CPS pays out for sex assault case
The Crown Prosecution Service has agreed to pay compensation to a woman over its failings in dealing with an allegation of a serious sexual assault.
The case collapsed and the CPS admitted the man accused should have faced a retrial. The woman, who says she was attacked in London, will get £16,000.
Director of Public Prosecutions for England and Wales Keir Starmer has issued a personal apology to the woman.
The CPS also admitted it breached her human rights.
In a statement, Mr Starmer said he was "very sorry for the distress these failings have caused the complainant. I am determined this will not happen again".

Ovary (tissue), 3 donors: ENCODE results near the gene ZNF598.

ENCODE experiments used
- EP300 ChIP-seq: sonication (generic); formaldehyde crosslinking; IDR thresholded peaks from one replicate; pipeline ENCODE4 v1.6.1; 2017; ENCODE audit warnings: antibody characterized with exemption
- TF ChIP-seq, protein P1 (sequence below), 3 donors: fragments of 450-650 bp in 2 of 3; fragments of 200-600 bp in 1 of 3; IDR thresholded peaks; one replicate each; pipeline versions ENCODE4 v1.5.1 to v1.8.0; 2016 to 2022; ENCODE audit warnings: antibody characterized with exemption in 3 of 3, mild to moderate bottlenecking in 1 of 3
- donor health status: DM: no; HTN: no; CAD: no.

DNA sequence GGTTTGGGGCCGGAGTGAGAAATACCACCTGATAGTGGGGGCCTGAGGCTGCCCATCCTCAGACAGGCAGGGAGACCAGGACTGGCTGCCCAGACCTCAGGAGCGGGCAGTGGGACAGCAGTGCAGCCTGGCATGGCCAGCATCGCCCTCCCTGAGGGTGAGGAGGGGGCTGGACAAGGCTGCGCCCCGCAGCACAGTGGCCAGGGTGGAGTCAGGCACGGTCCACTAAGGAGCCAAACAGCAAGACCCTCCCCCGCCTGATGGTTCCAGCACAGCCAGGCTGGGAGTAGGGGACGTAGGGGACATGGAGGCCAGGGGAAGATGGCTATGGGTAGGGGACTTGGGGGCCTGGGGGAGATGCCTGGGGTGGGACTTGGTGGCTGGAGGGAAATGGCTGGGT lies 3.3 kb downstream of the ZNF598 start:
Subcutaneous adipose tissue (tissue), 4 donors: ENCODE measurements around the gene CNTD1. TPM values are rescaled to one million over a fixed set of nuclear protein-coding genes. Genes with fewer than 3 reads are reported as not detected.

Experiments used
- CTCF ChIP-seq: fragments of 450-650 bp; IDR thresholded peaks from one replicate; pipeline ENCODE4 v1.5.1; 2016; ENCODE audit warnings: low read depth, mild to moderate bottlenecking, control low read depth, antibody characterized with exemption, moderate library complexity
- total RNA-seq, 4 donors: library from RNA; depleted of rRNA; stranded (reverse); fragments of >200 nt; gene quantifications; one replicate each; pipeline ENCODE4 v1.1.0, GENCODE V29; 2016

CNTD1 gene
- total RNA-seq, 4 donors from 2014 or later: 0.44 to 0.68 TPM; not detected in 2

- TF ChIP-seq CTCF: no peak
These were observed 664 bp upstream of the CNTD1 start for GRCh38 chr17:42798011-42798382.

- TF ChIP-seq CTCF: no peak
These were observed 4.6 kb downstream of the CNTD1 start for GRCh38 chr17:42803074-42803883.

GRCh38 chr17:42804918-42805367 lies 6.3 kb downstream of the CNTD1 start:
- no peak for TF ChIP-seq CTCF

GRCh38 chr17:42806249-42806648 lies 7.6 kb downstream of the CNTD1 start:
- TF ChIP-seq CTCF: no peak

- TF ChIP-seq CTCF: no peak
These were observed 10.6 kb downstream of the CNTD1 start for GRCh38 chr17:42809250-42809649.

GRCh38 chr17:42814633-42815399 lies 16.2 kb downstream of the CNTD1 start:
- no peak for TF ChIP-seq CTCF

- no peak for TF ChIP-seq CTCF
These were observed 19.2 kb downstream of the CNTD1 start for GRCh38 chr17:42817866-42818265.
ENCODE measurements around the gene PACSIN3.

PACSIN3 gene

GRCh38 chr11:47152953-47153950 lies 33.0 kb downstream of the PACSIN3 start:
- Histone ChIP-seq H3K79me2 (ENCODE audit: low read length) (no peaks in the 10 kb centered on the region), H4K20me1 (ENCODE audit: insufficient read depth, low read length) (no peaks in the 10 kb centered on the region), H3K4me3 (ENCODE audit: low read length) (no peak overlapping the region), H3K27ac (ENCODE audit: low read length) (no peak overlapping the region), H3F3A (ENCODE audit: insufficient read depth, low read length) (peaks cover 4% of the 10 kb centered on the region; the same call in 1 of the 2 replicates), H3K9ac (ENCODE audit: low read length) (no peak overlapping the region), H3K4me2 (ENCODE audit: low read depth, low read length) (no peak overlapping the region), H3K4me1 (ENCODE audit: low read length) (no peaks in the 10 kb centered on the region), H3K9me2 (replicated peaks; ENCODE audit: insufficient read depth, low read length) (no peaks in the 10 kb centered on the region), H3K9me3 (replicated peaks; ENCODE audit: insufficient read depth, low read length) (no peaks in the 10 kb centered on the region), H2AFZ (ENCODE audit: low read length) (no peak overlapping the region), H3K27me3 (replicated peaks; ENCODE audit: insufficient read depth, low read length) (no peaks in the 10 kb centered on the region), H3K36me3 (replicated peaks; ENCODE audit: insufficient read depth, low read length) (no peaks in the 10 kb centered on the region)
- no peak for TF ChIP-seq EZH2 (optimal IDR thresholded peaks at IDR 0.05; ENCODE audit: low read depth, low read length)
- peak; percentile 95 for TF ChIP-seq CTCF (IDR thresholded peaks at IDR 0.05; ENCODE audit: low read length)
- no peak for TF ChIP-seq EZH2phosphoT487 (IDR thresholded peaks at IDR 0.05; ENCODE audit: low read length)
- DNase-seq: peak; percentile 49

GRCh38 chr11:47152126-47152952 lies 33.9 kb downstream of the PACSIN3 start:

The woman, who for legal reasons is known only as Josephine, was diagnosed with post traumatic stress disorder and was left suicidal by the ordeal.
She had been assured that when her case got to court she would be able to give evidence from behind a screen.
But on the day of the trial she was told there would be no screen and said she was "petrified" to face the accused man in court.
While in the witness box, she inadvertently let slip something about the man's history, which stopped the trial.
She says prosecutors then blamed her for the collapse of the case.
"If you put your faith in the system, and then it falls apart that is bad enough but then to be blamed for it, it just leaves you feeling completely worthless that nobody cares," she said.
The Crown Prosecution Service has now admitted the man should have faced a retrial rather than being acquitted, and it has paid Josephine damages.